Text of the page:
seats; Billiard parlors or pool halls, table tennis halls or bowling alleys, with no limitation on number of bowling lanes per establishment; Gymnasiums or recreational sports facilities, including but not limited to indoor golf driving ranges, batting cages, basketball, volleyball, squash and other courts, without membership requirements; Skateboard parks, roller or ice skating rinks;Theaters, including movie theaters, provided such use does not occupy the ground floor level of a building, except for lobbies limited to a maximum street frontage of 30 feet, except that on corner lot one street frontage may extend up to 100 feet.
Tupperware Party at Thor Equities Flea. Photo © Tricia Vita/me-myself-i via flickr
Use Group B: Amusement and entertainment-enhancing uses…
Art gallery, commercial; Banquet halls;Breweries; Eating or drinking establishments of any size, including those with entertainment or dancing; Historical exhibits; Spas and bathhouses;Studios, art, music, dancing or theatrical;Tattoo parlors; Radio or television studios; Wedding chapels
Use Group C: Retail and service uses
Arts and crafts production and sales, including but not limited to ceramics, art needlework, hand weaving or tapestries, book binding, fabric painting, glass blowing, jewelry or art metal craft and wood carving; Bicycle sales, rental or repair shops;Bookstores; Candy or ice cream stores; Clothing or clothing accessory; Clothing, custom manufacturing or altering for retail, including costume production and hair product manufacturing; Delicatessen stores; Fishing tackle or equipment, rental or sales; Gift shops; Jewelry manufacturing from precious metals; Musical instruments store; Music stores; Newsstands Patio or beach furniture or equipment; Photographic equipment stores and studios; Sporting goods or equipment, sale or rental, including instruction in skiing, sailing or skin diving; Toy stores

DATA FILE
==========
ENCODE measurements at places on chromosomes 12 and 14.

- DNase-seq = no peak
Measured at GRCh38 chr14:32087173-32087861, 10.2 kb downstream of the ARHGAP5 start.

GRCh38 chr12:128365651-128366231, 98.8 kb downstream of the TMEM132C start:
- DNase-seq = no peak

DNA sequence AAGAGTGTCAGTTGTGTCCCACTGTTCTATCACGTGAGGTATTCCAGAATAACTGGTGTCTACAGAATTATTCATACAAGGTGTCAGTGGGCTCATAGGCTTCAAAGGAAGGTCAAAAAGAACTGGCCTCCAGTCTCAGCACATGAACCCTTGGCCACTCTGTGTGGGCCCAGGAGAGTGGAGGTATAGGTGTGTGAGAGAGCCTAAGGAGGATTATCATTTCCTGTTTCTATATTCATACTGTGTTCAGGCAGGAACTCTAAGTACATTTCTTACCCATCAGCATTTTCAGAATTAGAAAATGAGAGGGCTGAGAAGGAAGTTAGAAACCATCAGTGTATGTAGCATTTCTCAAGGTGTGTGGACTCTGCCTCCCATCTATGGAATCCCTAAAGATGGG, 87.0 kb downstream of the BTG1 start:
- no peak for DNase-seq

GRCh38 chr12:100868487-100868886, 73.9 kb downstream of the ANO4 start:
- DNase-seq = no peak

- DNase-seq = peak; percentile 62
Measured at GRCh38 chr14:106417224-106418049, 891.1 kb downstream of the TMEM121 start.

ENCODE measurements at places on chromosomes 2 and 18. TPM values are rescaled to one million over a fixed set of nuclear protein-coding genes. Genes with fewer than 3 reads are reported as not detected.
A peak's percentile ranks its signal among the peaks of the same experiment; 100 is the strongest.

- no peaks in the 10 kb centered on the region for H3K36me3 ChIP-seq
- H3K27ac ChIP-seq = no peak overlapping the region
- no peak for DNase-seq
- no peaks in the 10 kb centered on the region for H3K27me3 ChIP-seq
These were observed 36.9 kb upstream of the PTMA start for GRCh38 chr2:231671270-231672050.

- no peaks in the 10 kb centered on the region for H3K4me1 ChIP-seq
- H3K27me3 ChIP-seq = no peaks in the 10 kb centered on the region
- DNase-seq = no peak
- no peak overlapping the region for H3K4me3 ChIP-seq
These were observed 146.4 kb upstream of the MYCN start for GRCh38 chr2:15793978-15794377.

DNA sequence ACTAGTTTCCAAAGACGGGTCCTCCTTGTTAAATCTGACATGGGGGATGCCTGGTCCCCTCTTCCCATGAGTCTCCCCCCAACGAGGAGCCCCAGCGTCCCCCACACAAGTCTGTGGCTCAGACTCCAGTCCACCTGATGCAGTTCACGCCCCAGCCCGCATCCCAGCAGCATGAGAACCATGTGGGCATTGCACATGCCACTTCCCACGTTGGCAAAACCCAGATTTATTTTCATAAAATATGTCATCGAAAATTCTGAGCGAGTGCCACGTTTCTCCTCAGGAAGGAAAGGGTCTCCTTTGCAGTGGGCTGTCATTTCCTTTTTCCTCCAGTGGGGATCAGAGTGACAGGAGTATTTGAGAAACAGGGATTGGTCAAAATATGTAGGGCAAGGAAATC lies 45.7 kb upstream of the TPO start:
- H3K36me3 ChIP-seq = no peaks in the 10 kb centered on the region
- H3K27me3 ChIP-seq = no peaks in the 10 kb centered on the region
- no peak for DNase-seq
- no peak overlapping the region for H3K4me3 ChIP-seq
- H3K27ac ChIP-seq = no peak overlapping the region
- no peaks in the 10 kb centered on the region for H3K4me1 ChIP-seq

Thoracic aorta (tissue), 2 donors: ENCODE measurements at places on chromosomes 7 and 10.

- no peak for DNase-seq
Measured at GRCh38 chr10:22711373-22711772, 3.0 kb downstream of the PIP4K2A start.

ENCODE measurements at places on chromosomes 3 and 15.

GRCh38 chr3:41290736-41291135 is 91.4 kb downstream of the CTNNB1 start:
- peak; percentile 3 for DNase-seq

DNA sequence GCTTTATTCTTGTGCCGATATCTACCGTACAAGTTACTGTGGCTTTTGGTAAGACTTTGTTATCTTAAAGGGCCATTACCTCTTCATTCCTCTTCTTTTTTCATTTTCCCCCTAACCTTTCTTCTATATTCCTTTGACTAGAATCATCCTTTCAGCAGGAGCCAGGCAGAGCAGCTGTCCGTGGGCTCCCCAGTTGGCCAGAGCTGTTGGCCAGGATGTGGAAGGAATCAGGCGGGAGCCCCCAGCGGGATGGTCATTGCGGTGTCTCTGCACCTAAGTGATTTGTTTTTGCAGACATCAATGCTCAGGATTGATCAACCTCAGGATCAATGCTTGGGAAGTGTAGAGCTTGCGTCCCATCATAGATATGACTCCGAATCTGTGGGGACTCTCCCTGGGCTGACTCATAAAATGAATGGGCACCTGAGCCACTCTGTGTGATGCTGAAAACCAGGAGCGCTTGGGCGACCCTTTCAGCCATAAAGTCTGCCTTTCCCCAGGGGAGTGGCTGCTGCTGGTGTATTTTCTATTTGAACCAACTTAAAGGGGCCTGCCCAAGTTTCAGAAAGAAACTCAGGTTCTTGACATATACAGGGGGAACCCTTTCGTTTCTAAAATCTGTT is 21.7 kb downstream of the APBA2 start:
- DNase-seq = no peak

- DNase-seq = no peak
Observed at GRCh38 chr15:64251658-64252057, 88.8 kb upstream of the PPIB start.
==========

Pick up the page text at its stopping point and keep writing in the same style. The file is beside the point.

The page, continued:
Box of Sox at Anchor Store # 6, Joe Sitt's Flea by the Sea. Photo © Tricia Vita/me-myself-i via flickr
Related posts on ATZ…
May 26, 2011: Thor’s Coney Island: Aqueduct Flea Vendors Make Dismal Debut
March 29, 2011: Aqueduct Flea Vendors Close to Deal in Coney Island
May 13, 2010: Scoop: Deal to Rent Thor’s Coney Island Lots a No-Go for Fair Producer
March 3, 2010: Thor’s Coney Island: What Stillwell Looked Like Before Joe Sitt